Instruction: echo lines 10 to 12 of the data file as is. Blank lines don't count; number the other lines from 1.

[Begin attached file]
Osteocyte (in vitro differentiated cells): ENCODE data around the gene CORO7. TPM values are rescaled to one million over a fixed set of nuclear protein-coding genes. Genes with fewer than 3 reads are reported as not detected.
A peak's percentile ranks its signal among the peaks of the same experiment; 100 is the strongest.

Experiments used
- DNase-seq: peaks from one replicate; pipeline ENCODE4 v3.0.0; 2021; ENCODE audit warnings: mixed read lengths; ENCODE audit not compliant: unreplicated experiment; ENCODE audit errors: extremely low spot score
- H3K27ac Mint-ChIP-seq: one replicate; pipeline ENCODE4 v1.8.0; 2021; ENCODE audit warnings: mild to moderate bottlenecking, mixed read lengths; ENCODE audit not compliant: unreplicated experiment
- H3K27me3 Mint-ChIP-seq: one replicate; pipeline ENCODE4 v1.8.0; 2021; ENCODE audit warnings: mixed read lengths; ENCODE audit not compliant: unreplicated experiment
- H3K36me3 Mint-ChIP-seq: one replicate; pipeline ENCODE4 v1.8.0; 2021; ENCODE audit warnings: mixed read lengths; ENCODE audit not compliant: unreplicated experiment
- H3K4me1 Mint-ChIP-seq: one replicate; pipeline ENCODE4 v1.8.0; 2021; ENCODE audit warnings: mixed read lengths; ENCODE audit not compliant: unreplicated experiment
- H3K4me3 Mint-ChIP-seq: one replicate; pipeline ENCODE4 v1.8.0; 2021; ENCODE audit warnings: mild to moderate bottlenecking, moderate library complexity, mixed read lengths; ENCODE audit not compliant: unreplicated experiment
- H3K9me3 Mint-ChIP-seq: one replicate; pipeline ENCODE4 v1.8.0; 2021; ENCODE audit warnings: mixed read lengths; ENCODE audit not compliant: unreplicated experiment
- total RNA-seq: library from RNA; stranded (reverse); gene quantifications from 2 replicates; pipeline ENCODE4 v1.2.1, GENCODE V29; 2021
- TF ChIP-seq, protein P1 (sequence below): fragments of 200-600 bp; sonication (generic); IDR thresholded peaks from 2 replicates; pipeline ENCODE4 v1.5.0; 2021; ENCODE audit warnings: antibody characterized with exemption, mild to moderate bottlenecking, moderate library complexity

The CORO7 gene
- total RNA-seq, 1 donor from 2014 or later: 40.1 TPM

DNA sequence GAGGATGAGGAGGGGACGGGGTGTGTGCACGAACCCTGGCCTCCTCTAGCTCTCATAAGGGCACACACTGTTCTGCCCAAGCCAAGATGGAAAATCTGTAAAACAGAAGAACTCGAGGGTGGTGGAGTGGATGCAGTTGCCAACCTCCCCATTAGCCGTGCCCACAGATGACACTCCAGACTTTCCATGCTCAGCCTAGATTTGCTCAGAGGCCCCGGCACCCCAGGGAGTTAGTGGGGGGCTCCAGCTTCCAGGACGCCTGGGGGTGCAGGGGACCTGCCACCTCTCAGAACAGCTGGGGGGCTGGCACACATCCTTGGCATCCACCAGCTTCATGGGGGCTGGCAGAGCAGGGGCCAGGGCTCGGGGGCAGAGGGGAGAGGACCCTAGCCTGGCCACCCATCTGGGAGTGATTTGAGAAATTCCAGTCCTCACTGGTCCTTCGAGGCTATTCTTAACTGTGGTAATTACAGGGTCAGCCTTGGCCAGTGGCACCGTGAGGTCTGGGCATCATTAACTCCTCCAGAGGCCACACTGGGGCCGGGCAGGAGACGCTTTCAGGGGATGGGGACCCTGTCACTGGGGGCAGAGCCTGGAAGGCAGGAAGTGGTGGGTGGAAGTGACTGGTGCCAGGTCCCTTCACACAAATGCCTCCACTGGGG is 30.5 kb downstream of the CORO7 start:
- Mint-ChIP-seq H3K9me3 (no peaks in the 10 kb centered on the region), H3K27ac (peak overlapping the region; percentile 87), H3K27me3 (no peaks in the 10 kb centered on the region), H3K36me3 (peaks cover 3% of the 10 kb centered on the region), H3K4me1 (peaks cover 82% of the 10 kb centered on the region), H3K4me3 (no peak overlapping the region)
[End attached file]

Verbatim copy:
- H3K9me3 Mint-ChIP-seq: one replicate; pipeline ENCODE4 v1.8.0; 2021; ENCODE audit warnings: mixed read lengths; ENCODE audit not compliant: unreplicated experiment
- total RNA-seq: library from RNA; stranded (reverse); gene quantifications from 2 replicates; pipeline ENCODE4 v1.2.1, GENCODE V29; 2021
- TF ChIP-seq, protein P1 (sequence below): fragments of 200-600 bp; sonication (generic); IDR thresholded peaks from 2 replicates; pipeline ENCODE4 v1.5.0; 2021; ENCODE audit warnings: antibody characterized with exemption, mild to moderate bottlenecking, moderate library complexity